2004-2005: OECD research fellowship: Comparing effect-based and means-based methods of environmental impact assessment in agriculture

Dr Hayo van der Werf (National Institute for Agricultural Research (INRA) France) visited AERU on a research fellowship funded by the OECD (Organisation for Economic Co-operation and Development) for a period of 8 weeks in summer 2004. He undertook a case study to explore the differences between effect-based and means-based methods of environmental impact assessment in agriculture.

Methods for the evaluation of the environmental impacts of agriculture are important decision support tools for guiding the evolution towards sustainable agricultural systems. Such methods may be based either on farmer production practices ("means-based") or on the effects these practices have on the environment ("effect-based"). Previous research by Hayo and his colleagues concluded that effect-based methods are preferable, as the link with the environmental impact is direct and the choice of means is left to the farmer. However, means-based methods cost less in data collection, but do not allow a direct evaluation of impact.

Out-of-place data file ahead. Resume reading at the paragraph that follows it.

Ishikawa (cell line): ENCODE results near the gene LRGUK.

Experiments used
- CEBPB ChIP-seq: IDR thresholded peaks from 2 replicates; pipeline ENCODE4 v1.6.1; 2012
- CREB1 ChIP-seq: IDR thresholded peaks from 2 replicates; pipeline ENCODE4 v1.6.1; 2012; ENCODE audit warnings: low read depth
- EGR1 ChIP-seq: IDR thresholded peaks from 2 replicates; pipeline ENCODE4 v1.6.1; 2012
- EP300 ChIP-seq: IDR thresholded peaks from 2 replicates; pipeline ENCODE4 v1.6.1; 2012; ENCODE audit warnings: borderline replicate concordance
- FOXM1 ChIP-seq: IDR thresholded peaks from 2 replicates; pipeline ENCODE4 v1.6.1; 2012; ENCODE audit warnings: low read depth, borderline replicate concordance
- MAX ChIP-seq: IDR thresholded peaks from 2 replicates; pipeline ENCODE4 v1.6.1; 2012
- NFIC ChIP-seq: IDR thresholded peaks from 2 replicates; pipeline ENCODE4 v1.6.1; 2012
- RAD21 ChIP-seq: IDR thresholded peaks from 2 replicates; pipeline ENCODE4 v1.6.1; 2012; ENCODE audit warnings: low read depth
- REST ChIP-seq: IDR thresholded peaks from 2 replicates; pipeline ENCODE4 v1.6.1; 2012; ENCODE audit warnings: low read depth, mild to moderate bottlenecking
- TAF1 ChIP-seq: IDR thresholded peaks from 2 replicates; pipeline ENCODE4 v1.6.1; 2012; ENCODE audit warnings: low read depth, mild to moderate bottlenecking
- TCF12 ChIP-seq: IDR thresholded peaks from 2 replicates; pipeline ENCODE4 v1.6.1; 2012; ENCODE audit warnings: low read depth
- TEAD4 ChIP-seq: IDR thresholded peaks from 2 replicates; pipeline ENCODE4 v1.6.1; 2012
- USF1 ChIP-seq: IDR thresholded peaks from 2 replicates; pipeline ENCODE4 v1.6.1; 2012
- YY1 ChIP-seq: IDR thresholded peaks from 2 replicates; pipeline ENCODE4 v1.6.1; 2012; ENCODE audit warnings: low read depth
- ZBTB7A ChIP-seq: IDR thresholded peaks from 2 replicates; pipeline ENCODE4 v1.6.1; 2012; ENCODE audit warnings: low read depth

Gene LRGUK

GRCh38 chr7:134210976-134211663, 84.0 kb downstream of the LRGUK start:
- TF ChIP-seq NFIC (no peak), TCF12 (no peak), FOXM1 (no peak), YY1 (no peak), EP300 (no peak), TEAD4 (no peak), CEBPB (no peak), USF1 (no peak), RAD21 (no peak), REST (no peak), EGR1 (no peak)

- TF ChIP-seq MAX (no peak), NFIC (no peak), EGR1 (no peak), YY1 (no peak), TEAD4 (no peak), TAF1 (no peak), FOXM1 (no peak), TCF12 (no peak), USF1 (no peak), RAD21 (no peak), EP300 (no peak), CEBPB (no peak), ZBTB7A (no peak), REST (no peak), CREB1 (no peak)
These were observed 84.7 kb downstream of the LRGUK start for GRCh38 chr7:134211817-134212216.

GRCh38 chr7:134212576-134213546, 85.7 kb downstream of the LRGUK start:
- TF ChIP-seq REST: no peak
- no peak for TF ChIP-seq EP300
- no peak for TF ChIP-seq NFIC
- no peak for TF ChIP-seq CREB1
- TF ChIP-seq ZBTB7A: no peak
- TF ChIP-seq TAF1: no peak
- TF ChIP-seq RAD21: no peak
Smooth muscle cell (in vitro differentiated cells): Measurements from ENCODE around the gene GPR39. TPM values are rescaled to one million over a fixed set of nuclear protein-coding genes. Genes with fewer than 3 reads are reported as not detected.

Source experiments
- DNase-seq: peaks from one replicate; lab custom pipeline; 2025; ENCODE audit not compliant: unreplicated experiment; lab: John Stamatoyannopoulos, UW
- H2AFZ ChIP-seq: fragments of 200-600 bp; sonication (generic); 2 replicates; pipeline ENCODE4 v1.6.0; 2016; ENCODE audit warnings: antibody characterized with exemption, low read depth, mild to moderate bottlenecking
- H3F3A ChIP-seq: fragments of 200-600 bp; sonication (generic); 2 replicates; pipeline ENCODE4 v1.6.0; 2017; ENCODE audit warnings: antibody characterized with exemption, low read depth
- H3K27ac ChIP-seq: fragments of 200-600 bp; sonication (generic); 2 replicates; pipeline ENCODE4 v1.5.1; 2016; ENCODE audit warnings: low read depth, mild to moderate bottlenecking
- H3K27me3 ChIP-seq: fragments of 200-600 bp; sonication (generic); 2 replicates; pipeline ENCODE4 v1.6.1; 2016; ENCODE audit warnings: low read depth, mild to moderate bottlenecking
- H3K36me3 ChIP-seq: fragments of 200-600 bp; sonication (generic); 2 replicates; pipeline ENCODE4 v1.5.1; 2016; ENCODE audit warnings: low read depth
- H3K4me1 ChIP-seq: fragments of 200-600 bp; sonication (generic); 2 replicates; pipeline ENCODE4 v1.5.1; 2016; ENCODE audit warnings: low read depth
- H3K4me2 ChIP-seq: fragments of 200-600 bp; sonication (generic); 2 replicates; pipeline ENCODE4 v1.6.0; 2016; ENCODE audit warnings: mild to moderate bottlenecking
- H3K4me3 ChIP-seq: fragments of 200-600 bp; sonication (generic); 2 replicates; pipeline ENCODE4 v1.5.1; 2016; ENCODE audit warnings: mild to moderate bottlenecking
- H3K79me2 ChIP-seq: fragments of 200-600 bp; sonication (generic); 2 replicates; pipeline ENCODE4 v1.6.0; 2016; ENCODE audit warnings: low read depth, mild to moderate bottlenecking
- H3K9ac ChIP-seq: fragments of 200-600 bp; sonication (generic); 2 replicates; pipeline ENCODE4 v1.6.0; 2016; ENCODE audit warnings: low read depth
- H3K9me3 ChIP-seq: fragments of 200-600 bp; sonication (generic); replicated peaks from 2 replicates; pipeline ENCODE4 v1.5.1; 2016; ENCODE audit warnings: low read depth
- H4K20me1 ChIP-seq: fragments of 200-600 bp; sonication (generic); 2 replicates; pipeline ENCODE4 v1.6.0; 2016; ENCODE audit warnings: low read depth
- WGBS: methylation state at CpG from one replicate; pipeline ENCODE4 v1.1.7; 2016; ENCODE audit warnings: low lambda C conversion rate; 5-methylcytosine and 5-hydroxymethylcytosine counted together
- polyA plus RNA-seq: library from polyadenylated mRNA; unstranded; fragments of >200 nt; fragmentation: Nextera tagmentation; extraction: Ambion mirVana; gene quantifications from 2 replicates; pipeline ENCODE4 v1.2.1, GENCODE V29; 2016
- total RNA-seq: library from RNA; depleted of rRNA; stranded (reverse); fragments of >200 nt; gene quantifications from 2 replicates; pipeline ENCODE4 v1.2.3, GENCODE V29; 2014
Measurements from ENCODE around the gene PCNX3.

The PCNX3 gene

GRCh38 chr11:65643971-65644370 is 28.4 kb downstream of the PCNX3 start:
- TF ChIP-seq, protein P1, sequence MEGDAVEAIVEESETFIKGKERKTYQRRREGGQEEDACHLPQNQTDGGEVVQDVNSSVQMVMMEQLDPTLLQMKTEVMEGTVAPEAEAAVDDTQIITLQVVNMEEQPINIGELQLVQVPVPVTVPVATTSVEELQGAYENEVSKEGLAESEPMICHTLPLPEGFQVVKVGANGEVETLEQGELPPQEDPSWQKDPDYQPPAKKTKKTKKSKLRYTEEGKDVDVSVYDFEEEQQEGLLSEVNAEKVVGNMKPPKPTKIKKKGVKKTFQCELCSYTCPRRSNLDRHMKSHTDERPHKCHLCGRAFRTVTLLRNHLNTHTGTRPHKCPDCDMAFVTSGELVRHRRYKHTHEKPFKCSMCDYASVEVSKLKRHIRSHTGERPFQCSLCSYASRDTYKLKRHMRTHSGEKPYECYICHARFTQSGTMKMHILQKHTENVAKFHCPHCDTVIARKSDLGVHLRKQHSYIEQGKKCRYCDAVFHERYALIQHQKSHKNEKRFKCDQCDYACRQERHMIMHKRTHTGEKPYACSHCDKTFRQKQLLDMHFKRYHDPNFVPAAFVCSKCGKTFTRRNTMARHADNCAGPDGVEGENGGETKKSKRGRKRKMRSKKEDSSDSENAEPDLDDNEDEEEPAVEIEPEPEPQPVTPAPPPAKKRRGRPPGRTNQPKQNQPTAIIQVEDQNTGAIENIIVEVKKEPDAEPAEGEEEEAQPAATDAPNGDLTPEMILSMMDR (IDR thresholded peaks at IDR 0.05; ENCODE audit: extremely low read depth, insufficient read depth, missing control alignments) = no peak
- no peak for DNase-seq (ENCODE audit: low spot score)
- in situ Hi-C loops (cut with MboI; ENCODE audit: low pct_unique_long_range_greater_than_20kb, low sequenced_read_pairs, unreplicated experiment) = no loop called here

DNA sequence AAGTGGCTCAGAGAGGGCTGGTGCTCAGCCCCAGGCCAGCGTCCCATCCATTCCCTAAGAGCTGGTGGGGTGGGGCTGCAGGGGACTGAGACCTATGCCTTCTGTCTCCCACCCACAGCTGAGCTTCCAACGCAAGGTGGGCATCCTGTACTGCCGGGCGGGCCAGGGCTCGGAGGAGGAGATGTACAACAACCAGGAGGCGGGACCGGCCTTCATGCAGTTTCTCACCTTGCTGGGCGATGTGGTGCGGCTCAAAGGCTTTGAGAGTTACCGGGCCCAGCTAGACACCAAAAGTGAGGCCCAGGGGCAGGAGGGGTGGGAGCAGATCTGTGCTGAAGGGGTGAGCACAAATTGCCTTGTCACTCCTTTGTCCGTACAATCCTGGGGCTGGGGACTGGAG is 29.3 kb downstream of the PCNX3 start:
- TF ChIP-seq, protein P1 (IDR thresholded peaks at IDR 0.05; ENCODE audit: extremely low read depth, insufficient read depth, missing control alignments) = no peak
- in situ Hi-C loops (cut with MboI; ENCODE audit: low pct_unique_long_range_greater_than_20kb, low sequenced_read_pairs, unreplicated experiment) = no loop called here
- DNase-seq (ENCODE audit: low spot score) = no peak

The aim of the project was to compare and contrast four different methods of evaluating the environmental impact of three pig production systems: conventional (CP), organic (OP) and Red Label (RL), the latter being a quality label used in France where production practices are intermediate relative to CP and OP. The evaluation methods used were: Life Cycle Assessment (LCA), a comprehensive effect-based method; Environmental Management for Agriculture (EMA), a comprehensive means-based method, developed by AERU; FarmSmart, a basic method combining effect-based and means-based indicators, developed by AERU; and Solagro Diagnosis (SD), a basic means-based method developed in France (van der Werf and Petit, 2002).


  • van der Werf, H.M.G., Tzilivakis, J., Lewis, K.A. & Basset-Mens, C. (2007). Environmental impacts of farm scenarios according to five assessment methods. Agriculture, Ecosystems and Environment 118, 327-338.


Prof. Kathy Lewis



University of Hertfordshire
University of Hertfordshire, 2020.